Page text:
Kenya gets Sh28.6bn World Bank healthcare support

The funding also seeks to support the government’s UHC reforms agenda, including transition from NHIF to SHA

In Summary
  • It mainly targets women and children from low-income backgrounds who heavily rely on primary healthcare services.
  • Refugees and host communities in Garissa and Turkana are also key beneficiaries.

Kenya's primary health care programme has received a $215 million (Sh28.6 billion) funding.

Out of this, $160 million is from the International Development Association (IDA), $40 million from the IDA window for host communities and refugees, and $15 million from the Global Financing Facility.

The support mainly targets women and children from low-income backgrounds who heavily rely on primary healthcare services, as well as refugees and host communities in Garissa and Turkana.

The lender estimates the project to address the needs of approximately 1.8 million host community members and 590,000 refugees in these counties.

The funding is also intended to enhance the country’s institutional capacity.

“The project will strengthen the capacity of key institutions that will play a critical role in Kenya’s progress towards universal health coverage (UHC)," the lender says.

"The capacity of the Kenya Medical Supplies Authority (KEMSA) for instance, will be strengthened to ensure timely availability of health products and technologies at the primary health care (PHC) level and enhanced transparency and accountability in fiduciary processes.”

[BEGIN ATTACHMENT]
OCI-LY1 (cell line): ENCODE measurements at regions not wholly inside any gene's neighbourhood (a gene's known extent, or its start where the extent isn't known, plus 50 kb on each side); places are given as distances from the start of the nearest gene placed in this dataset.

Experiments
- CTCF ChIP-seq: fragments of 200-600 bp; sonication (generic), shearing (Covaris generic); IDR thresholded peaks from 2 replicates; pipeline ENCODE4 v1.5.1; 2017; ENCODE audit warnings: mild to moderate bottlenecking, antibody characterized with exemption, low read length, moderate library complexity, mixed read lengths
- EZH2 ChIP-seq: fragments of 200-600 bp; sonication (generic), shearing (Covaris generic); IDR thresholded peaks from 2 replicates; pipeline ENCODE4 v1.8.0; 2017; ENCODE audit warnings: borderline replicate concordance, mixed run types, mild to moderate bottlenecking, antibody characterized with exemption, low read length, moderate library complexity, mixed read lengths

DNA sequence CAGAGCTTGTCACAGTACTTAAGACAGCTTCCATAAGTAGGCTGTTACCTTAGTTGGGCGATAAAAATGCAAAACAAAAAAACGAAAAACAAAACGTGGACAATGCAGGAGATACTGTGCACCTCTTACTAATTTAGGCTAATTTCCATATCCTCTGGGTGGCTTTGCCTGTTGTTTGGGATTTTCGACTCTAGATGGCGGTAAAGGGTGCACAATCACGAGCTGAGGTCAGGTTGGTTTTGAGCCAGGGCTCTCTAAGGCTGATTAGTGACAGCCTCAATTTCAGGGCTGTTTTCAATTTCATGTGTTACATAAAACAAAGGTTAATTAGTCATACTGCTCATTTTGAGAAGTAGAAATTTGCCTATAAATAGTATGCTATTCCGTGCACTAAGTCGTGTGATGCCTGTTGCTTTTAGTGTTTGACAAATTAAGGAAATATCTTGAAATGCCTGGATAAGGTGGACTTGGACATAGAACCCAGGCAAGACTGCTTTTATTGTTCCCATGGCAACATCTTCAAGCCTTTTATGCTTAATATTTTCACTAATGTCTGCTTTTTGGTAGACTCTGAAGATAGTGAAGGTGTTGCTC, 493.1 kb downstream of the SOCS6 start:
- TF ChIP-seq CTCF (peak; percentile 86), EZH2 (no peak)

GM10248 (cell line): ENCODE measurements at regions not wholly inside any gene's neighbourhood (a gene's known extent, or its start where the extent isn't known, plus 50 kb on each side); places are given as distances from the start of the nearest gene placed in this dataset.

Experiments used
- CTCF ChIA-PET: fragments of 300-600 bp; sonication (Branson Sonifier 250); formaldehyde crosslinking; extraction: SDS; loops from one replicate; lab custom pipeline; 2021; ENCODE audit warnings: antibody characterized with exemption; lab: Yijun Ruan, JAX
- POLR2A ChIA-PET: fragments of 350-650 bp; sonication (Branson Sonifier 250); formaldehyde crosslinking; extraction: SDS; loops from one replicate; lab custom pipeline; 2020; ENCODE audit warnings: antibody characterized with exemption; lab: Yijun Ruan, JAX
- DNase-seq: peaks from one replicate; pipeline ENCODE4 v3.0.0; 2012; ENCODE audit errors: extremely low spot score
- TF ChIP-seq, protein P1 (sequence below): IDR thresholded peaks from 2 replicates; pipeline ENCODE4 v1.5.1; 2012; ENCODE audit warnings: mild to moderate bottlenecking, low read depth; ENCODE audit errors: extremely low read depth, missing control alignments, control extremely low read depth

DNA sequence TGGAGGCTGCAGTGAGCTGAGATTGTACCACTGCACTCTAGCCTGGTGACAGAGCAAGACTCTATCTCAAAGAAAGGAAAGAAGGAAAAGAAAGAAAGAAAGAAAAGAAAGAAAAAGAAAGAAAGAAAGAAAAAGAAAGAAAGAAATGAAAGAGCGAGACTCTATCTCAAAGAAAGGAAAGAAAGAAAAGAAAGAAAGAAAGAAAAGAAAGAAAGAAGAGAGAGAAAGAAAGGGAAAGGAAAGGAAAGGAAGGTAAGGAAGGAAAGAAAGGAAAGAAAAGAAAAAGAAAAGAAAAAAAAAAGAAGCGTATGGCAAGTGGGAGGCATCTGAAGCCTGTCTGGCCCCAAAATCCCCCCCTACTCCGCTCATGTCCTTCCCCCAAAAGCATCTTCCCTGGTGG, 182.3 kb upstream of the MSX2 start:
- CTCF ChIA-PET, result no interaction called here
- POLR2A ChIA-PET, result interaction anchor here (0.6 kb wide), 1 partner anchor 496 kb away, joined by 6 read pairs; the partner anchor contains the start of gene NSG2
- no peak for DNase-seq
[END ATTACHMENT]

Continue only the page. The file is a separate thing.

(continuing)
The project will also address challenges related to geographical inequities, health financing and quality of care reforms, staffing, parallel health services for refugees with limited county engagement, as well as availability and use of quality data for decision making.

World Bank country director for Kenya Keith Hansen said the funding would contribute towards laying a solid foundation for the delivery of health services.

“It will improve the provision and utilisation of quality primary health care services to support evidence-based decisions, ultimately improving health outcomes,” Hansen said.

He said the project seeks to support the government’s Universal Health Coverage (UHC) reforms agenda, including the transition from the National Health Insurance Fund to the Social Health Authority (SHA).

Jane Chuma, the senior health economist and task team leader at World Bank, said it would mainly support the implementation process including the operationalisation of SHA, the development of business processes and benefit packages, and the strengthening of regulatory bodies.

The project according to the lender aligns with its FY23-28 country partnership framework’s objectives, particularly on the need to increase access to social health insurance, improving access to quality health care services and expanding UHC reforms.

“It will also directly contribute to the priorities identified in the Kenya Health Policy 2014-2030, the Kenya Health Sector Strategic Plan (2018-2023), the Kenya UHC Policy (2020-2030), and the Kenya Health Financing Strategy (2020-2030).”


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